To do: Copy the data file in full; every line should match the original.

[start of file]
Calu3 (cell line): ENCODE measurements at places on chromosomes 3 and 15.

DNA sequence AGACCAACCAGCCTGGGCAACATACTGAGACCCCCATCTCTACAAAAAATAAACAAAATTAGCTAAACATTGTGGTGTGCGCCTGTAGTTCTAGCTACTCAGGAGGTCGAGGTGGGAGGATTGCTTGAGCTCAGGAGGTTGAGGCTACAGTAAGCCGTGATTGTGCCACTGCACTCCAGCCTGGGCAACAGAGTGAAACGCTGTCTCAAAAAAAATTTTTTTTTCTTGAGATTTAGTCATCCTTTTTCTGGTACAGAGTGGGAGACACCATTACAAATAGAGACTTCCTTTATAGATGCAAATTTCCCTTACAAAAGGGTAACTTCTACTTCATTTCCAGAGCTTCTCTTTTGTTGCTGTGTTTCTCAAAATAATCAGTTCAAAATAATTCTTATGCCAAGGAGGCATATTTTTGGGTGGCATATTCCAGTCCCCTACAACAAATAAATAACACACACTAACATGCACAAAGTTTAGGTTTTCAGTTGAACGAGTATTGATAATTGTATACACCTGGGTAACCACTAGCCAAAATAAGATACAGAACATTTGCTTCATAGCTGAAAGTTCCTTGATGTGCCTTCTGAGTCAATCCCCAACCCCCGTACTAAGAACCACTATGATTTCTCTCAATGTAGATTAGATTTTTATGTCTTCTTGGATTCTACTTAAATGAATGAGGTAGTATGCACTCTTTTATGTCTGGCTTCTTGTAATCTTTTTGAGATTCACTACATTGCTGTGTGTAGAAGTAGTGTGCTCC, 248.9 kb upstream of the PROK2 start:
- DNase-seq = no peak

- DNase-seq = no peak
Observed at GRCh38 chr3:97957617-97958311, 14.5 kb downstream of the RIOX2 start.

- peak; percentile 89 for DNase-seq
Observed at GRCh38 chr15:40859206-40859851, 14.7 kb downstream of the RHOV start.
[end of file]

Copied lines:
Calu3 (cell line): ENCODE measurements at places on chromosomes 3 and 15.

DNA sequence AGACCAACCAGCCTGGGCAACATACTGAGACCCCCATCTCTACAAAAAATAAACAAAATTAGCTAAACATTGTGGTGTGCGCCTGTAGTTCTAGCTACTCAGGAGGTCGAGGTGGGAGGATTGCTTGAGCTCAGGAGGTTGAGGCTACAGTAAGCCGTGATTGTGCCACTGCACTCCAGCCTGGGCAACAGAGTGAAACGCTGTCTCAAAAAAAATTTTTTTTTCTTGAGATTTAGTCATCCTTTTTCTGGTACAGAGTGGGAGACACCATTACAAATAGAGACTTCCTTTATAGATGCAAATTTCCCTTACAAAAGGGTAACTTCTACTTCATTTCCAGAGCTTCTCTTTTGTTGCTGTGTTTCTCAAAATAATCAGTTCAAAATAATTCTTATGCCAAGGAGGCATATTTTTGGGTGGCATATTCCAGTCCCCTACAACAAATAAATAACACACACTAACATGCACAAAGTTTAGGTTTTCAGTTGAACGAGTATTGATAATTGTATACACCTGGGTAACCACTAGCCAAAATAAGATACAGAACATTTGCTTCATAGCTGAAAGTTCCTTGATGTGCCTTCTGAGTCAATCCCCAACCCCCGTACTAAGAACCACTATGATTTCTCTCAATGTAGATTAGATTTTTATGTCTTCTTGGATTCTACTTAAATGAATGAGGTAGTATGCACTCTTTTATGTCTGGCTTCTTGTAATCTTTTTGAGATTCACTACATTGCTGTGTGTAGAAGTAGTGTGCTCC, 248.9 kb upstream of the PROK2 start:
- DNase-seq = no peak

- DNase-seq = no peak
Observed at GRCh38 chr3:97957617-97958311, 14.5 kb downstream of the RIOX2 start.

- peak; percentile 89 for DNase-seq
Observed at GRCh38 chr15:40859206-40859851, 14.7 kb downstream of the RHOV start.